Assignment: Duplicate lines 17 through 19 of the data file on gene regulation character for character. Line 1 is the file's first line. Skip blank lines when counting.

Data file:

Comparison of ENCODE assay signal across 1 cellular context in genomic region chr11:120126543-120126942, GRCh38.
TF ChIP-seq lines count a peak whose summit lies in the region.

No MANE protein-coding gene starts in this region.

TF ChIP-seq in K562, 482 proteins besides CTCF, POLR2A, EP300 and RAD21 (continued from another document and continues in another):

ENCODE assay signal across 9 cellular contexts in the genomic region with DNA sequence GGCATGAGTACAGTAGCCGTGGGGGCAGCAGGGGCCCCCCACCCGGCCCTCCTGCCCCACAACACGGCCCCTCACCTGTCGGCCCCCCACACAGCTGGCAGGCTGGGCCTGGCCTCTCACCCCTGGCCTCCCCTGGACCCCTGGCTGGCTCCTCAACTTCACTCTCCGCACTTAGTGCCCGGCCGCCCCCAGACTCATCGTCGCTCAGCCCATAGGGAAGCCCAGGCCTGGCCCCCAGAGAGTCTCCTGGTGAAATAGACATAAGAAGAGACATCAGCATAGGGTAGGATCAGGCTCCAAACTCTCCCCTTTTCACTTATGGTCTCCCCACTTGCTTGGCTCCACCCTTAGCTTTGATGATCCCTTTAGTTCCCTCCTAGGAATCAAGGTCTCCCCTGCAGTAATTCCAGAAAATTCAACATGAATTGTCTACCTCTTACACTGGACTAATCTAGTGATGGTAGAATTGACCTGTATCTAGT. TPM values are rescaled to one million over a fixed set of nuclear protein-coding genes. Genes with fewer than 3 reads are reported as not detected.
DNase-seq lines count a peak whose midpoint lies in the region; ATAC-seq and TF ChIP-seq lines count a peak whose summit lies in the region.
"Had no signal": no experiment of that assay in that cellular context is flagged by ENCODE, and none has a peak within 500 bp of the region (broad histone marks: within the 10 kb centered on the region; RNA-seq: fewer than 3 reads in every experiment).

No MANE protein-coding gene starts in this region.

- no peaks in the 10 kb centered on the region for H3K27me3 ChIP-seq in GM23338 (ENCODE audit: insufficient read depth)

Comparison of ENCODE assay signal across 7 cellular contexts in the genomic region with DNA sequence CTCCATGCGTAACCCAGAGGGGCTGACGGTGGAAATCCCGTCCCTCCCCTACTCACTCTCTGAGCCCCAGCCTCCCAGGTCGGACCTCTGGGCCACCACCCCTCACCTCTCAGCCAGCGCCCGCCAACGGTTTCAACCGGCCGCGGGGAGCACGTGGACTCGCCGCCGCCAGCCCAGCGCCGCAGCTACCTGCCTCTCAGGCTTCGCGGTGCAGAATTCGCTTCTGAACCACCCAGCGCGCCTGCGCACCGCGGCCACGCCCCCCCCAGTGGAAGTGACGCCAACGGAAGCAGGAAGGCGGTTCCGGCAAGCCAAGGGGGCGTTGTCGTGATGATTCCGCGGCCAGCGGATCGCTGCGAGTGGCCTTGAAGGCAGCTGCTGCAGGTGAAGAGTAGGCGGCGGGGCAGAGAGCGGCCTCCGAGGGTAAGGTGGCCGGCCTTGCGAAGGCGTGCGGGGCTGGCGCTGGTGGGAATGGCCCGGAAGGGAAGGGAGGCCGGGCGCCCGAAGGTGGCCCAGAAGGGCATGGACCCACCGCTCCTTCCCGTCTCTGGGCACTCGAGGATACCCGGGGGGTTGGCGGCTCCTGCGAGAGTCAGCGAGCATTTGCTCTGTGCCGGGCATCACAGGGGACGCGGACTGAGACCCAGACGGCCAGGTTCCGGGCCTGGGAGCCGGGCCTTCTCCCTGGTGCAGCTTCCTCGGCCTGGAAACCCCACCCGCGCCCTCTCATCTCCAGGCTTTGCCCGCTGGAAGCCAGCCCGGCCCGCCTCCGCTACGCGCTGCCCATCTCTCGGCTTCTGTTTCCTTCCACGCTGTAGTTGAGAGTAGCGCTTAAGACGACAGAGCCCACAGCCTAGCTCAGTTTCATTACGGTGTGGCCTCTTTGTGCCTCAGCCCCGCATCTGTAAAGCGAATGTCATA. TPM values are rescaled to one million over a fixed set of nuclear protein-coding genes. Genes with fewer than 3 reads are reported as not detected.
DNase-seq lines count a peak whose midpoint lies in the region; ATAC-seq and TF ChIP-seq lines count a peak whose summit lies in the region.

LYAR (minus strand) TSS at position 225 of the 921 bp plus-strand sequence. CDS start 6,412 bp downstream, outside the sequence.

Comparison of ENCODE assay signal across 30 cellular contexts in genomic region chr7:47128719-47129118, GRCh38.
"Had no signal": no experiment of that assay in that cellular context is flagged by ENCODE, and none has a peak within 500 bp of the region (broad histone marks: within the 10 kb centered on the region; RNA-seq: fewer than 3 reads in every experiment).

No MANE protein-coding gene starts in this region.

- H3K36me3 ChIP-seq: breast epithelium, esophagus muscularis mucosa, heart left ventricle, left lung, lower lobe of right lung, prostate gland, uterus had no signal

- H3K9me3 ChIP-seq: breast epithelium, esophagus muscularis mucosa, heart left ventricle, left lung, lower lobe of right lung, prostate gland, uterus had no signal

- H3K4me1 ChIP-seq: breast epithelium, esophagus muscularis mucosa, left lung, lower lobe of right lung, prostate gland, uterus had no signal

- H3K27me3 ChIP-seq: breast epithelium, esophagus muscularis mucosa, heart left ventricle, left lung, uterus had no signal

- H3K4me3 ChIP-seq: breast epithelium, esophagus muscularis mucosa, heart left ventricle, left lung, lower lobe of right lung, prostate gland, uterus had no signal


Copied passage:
- H3K9me3 ChIP-seq: breast epithelium, esophagus muscularis mucosa, heart left ventricle, left lung, lower lobe of right lung, prostate gland, uterus had no signal

- H3K4me1 ChIP-seq: breast epithelium, esophagus muscularis mucosa, left lung, lower lobe of right lung, prostate gland, uterus had no signal

- H3K27me3 ChIP-seq: breast epithelium, esophagus muscularis mucosa, heart left ventricle, left lung, uterus had no signal